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“The Winter’s Tale,” a Shakespeare B-side

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“The Winter’s Tale,” a Shakespeare B-side

Jim Cox

Jim Cox

Jim Cox

Paul Kandel as Autolycus (right) and the cast of William Shakespeare's The Winter's Tale, directed by Old Globe Artistic Director Barry Edelstein, Feb. 8 - March 16, 2014, at The Old Globe.

By Elizabeth Tarangelo, San Dieguito Academy, Encinitas, Calif.

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If you find yourself debating on whether to go see the new movie “Winter’s Tale” at Edwards San Marcos or the timeless play “The Winter’s Tale” at The Old Globe, the latter is undeniably the better choice.

Something of a Shakespeare B-side, “The Winter’s Tale” is one of the last plays written by the Bard. The title is explained by the royal heir to Sicilia, Mamillius, who warns in the beginning that it is “a sad tale best for winter.”

This is true for the first half, but the play is unique in that it doesn’t stick with a single genre. Instead, it turns on a dime from tragic melodrama into comedy, and finally into romance. The play’s schizophrenic nature means that it’s rarely performed, but The Old Globe’s talented cast and Artistic Director Barry Edelstein (in his directorial debut) artfully maneuvered through the tricky changes in tone, pulling together a production that prompted its audience to laugh, gasp, wonder, and even sing along.

The story centers on Leontes, King of Sicilia, who works himself into an insanely jealous rage when he (incorrectly) connects the dots between his wife Hermione’s pregnant state and the nine-month-long visit from his childhood friend Polixenes, now the King of Bohemia.

Billy Campbell, who is taking a break from starring in the new TV series “Helix” to play Leontes, does an impressive job of making whiplash transitions from outwardly showing brotherly affection towards Polixenes to furiously shaking his fists as he cursed him to the audience during interwoven monologues.

Leontes unleashes his anger with orders to poison Polixenes, and publicly accuses Hermione of having an affair. Polixenes manages to escape back to Bohemia after being tipped off to Leontes’ plans, but Hermione is not so lucky, thrown in jail and forced to face Leontes’ wrath. Dressed in an orange prison gown, Natasha Roi strikes an imposing figure as Hermione and easily has the audience empathizing with her plight. Leontes banishes their newborn daughter, and a messenger abandons her (Harry Potter style) on the outskirts of Bohemia. Having cast out all the wrong in his life, Leontes consults the Oracle (here, in the form of a booming reel-to-reel tape recorder) to justify his actions, and Hermione falls dead right before the Oracle pronounces she and Polixenes to be innocent. Things get increasingly worse for everyone as the first half goes on, culminating in perhaps the cruelest stage direction imaginable: “Exit, pursued by a bear.”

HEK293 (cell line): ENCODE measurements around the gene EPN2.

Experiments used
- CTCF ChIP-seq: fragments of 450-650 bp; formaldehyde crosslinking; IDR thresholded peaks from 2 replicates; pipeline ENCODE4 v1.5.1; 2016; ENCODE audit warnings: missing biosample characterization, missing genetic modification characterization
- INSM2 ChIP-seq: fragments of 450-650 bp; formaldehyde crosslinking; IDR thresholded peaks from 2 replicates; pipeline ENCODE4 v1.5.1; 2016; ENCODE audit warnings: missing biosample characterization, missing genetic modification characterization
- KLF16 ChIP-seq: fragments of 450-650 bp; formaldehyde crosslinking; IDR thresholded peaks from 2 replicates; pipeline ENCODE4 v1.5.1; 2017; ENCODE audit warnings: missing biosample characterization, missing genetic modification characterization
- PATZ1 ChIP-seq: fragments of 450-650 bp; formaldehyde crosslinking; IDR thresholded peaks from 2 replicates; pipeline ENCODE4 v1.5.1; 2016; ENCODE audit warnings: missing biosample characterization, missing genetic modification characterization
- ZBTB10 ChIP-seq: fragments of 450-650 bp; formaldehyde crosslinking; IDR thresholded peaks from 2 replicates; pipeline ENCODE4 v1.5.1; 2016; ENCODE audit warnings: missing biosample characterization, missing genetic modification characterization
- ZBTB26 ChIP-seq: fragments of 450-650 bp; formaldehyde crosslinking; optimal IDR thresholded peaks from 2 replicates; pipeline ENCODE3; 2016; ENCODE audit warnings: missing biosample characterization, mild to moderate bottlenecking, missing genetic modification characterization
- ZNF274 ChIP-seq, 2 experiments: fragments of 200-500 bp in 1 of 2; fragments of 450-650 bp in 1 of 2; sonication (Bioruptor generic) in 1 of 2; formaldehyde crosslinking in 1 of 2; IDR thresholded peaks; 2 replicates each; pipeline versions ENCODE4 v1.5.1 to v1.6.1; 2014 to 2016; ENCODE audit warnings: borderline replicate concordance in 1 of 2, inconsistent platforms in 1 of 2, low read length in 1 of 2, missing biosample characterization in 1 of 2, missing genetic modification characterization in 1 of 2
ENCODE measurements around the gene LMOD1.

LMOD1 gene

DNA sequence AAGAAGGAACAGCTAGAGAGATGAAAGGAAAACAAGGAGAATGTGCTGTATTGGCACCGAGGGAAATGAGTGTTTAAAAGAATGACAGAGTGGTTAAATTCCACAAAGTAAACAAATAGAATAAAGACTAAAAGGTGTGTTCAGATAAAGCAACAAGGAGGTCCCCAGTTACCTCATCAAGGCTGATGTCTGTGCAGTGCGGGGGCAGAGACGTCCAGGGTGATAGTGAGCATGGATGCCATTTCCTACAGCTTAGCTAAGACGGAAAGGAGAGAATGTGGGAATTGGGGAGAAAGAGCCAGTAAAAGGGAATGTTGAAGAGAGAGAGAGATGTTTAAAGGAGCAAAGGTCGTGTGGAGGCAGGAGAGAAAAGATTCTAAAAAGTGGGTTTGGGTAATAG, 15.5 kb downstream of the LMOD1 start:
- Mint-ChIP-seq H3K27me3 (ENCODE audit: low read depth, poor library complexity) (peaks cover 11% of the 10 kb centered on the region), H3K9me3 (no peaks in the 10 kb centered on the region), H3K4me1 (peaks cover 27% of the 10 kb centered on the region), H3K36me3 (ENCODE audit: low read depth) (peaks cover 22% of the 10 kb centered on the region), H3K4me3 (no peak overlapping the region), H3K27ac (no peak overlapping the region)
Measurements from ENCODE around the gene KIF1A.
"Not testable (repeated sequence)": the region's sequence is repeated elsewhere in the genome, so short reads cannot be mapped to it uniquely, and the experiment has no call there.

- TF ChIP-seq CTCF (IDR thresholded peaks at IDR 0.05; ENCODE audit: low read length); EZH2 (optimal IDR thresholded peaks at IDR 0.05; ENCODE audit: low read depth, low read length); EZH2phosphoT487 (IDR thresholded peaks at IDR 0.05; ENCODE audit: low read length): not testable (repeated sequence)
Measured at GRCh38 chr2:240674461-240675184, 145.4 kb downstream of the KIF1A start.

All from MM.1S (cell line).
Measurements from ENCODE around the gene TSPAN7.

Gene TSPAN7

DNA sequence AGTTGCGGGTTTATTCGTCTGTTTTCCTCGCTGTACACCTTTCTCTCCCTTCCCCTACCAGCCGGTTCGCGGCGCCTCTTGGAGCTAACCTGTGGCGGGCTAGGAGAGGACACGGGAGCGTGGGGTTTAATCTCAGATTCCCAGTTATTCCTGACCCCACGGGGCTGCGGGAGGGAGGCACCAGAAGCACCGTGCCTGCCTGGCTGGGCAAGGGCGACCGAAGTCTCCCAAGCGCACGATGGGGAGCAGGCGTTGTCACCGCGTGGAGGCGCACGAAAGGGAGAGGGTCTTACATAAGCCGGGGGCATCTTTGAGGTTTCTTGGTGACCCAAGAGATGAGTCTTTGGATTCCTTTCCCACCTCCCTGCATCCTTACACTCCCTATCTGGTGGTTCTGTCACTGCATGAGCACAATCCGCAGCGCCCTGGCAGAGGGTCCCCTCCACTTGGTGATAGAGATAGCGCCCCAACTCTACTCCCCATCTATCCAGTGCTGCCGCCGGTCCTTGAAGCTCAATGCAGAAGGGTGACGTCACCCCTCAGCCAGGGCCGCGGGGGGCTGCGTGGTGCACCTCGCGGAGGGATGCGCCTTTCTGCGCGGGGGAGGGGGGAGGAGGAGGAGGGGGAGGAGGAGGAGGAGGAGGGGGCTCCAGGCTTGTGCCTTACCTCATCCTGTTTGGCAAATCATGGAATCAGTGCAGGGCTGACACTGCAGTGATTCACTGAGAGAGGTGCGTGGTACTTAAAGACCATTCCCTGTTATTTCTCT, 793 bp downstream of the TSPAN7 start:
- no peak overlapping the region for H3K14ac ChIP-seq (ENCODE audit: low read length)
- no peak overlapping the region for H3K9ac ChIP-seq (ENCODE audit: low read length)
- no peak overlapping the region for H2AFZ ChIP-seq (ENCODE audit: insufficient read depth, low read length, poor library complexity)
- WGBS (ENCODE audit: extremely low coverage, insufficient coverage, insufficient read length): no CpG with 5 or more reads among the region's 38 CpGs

If the plot alone wasn’t enough to get the tragic feel across, the music enhanced the melancholy atmosphere a hundredfold. Music Director Taylor Peckham played Michael Torke’s original score on an onstage grand piano, hitting the keys heavily to accent Leontes’ more menacing moments. At times it seemed a bit overkill, but it steered the play in Edelstein’s desired direction, enforcing the coloring in every scene and creating a powerful vibe.

The audience is welcomed back after intermission by Time, personified as an ensemble with ticking metronomes to explain a 16-year leap into the future. It was very surreal, and even more surreal was the 360 change in scenery for the second half of the play, the sophisticated glass and metal of Sicilia giving way to something more reminiscent of a hillbilly picnic (complete with flowers that appear to sprout directly from the stage and real apple pies).

The audience is treated to a love story between the long-lost Sicilian princess, raised by a shepherd, and her sweetheart, who just happens to be the Prince of Bohemia. The Shepherd and his son, played by Mark Nelson and Brendan Spieth respectively, brought in some much-needed comic relief. The man who really stole the show though, a roguish conman (played by Paul Kandel), traipsed around the stage with his larger than life personality, making pop culture references and encouraging the audience to join in on the refrain of his musical number.

The play progresses in hilarity and ridiculousness to a magical conclusion and an inherently happy ending (not to give too much away, but make sure to watch the statue). In the end, Edelstein’s modern take on “The Winter’s Tale” is very accessible to audiences, and is a refreshing Shakespeare production for those who’ve seen “Midsummer Night’s Dream” or “Macbeth” one too many times. It brings up interesting questions about disasters and miracles and what to do when one happens to you, and Shakespeare even provides you with an answer, if you listen carefully.

If you’re interested in hearing what Shakespeare has to say on how to put your life back together when it’s in pieces (crying and/or laughing along the way), “The Winter’s Tale” runs at The Old Globe theater in Balboa Park through March 16.

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